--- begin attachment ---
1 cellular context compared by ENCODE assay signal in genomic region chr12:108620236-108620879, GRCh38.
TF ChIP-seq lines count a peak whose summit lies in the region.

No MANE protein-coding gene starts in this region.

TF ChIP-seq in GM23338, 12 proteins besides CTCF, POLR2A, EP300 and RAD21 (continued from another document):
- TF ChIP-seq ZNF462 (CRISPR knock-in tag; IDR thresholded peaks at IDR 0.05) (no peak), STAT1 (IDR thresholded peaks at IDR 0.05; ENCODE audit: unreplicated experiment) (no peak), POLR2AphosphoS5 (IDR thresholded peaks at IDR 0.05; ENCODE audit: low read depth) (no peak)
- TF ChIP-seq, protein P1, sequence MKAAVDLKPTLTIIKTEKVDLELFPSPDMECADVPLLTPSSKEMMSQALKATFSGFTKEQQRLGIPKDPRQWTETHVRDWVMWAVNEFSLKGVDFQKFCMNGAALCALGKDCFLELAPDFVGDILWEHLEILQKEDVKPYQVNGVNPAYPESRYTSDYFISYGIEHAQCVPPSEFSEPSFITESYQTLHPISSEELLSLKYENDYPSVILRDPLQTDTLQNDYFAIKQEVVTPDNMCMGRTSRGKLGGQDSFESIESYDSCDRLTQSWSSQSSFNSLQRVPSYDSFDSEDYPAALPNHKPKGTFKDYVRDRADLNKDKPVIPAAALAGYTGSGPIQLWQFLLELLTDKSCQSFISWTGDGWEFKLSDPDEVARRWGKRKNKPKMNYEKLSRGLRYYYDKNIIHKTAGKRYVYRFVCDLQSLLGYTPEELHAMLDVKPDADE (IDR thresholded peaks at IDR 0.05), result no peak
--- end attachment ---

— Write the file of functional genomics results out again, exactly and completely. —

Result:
1 cellular context compared by ENCODE assay signal in genomic region chr12:108620236-108620879, GRCh38.
TF ChIP-seq lines count a peak whose summit lies in the region.

No MANE protein-coding gene starts in this region.

TF ChIP-seq in GM23338, 12 proteins besides CTCF, POLR2A, EP300 and RAD21 (continued from another document):
- TF ChIP-seq ZNF462 (CRISPR knock-in tag; IDR thresholded peaks at IDR 0.05) (no peak), STAT1 (IDR thresholded peaks at IDR 0.05; ENCODE audit: unreplicated experiment) (no peak), POLR2AphosphoS5 (IDR thresholded peaks at IDR 0.05; ENCODE audit: low read depth) (no peak)
- TF ChIP-seq, protein P1, sequence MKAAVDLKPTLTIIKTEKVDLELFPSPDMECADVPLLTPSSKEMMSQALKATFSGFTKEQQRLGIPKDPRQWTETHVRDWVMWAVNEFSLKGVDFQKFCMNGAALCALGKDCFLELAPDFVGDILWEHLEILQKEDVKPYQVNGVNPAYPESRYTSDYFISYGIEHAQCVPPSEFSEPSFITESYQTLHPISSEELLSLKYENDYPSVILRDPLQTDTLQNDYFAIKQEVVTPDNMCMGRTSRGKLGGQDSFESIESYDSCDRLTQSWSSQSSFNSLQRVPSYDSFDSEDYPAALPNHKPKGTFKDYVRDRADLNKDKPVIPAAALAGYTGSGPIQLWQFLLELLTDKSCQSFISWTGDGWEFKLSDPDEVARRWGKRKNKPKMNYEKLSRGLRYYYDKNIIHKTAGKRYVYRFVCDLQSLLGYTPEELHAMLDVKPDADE (IDR thresholded peaks at IDR 0.05), result no peak